It’s watching movies like these that make me question my obsession to be a ‘completist’ and watch every movie in a series no matter how bad the successive releases get. It’s taken me more than four months to recover from Children of the Corn 666: Isaac’s Return and finally watch this seventh installment in the Children of the Corn series. More importantly, Children of the Corn: Revelation is the last movie that I have. Well for now at least.
It begins promisingly enough with a woman who arrives at a recently condemned building into which her grandmother has inexplicably just moved into. All the tenants have received their 30 day eviction notices, and as you can imagine the last tenants remaining are all ‘down on their luck’ stereotypes including a stripper, a thief, a pothead and a wheelchair bound grumpy old man. Not the kind of folks you’d want meet at an apartment building get together party.
Jamie (Claudette Mink) finds that her grandmother has vanished sometime before her arrival and it is up to her and a reluctant police officer to solve the mysterious disappearance. Over time Jamie learns a lot about her grandmother’s past that includes her being the sole survivor of a large circus tent fire in which a number of children perished 60 years ago. All the more so compelling given the fact that Jamie own parents recently died in a fire as well.
Jamie’s hunt for clues among the tenants is useless and the only other intriguing aspects are the sporadic appearance of a shadowy disfigured priest (Michael Ironside) and ghostly looking kids seen both in the apartment complex and the surrounding neighborhood. Aside from the kids the only hint to series theme are the cornstalks that grow profusely around the edge of the building, and the priests single dire warning about “He who walks behind the rows”.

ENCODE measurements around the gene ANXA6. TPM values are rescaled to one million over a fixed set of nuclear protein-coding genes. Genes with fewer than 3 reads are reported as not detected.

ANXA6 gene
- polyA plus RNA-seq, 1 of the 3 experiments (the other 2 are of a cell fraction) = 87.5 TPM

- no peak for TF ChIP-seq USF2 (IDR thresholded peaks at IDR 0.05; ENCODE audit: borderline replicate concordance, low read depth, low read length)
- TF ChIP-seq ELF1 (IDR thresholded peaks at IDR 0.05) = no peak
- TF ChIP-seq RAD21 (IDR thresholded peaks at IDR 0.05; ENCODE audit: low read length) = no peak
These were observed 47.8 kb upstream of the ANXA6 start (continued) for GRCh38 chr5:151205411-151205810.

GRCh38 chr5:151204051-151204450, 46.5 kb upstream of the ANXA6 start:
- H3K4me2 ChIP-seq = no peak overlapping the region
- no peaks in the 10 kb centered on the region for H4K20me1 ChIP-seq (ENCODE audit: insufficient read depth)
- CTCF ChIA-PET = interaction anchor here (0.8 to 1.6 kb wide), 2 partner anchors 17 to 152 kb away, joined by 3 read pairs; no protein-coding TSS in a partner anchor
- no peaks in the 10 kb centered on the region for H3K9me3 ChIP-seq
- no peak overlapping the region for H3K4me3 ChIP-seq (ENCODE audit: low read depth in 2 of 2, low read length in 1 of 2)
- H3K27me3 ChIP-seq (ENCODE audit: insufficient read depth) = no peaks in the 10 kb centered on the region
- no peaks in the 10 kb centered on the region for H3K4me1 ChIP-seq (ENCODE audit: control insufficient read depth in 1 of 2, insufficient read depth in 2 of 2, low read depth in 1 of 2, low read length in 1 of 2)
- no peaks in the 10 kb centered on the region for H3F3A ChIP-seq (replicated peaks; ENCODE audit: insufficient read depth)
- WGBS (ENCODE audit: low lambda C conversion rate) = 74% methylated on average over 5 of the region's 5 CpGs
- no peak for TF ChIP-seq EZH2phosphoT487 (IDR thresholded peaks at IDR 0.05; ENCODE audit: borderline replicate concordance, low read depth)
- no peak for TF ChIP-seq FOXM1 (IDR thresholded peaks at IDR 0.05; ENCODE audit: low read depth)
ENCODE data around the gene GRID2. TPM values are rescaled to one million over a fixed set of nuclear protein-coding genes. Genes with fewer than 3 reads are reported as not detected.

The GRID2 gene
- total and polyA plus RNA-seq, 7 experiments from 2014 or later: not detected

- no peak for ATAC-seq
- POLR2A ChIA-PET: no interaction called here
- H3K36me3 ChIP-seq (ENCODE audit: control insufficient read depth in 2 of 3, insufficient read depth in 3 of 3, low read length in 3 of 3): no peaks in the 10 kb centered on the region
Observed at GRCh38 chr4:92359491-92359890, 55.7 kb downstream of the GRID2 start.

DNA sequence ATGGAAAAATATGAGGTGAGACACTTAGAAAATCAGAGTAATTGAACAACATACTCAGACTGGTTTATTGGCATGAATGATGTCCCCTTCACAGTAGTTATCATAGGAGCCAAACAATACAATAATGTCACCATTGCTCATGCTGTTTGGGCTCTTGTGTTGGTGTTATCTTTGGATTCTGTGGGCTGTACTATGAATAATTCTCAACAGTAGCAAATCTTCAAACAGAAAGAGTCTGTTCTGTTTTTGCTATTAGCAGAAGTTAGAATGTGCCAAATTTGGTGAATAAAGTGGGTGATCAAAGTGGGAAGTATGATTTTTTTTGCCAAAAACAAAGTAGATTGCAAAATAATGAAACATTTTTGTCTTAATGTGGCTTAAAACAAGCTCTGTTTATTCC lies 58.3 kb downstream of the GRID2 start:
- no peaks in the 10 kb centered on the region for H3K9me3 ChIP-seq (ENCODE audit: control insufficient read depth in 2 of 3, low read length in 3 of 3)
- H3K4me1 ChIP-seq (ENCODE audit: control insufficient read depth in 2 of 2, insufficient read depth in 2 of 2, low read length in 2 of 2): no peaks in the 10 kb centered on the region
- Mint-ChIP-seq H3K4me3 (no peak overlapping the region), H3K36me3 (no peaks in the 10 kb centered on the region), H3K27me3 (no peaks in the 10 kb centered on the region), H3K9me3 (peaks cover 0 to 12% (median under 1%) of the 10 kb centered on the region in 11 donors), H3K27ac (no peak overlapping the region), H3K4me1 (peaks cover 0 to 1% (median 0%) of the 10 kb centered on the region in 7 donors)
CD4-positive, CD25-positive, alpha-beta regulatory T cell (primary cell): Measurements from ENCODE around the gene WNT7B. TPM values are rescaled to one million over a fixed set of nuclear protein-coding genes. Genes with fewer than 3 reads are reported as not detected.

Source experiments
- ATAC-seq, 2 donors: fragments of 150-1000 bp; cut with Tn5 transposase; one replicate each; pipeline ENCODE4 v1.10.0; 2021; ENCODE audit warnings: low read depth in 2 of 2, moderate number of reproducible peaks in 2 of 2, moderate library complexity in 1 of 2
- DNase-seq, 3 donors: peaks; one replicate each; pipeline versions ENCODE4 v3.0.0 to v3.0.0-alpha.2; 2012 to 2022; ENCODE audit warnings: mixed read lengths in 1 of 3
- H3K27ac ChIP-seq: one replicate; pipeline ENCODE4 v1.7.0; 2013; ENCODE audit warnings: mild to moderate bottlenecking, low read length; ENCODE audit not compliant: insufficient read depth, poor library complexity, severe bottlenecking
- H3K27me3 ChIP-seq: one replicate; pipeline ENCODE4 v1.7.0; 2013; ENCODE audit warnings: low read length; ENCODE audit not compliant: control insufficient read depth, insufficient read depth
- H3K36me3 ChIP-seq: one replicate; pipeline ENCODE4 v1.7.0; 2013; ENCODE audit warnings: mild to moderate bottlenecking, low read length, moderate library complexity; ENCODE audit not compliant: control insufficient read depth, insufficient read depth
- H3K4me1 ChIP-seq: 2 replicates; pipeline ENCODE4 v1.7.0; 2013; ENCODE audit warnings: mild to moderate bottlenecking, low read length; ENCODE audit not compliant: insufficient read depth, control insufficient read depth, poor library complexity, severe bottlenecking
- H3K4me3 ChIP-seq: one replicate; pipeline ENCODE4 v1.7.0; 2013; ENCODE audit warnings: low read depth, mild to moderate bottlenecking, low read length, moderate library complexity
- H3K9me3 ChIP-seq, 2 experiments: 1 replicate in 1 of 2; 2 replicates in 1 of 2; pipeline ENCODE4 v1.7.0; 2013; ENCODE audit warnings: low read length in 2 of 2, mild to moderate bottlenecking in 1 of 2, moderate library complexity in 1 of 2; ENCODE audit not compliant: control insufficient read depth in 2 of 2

The main problem with this movie is that after setting up the interesting mystery, the latter half of the film becomes a killfest in which each of the tenants die gruesome deaths but only after finding dried corn wreaths on their front doors. It’s all silly at this point, and Jamie’s sleuthing eventually determines that the current upswell is related to that faithful fire long ago. A waste of a good cast and an otherwise decent production. What this movie needed was a better script that built up on the initial mystery instead of opting for the splatter focus as an ending. Not that there’s anything wrong with the splatter, it’s just that splatter, corny or otherwise. does not make a movie. This movie is better than it’s predecessor, but just barely. And that’s how I sat through this one. Just barely.
I’ve already put in more words than this films deserves and doubt I’ll be watching Children of the Corn: Genesis, which at this point was the last movie in the series. But you know me. I am a completist so who knows.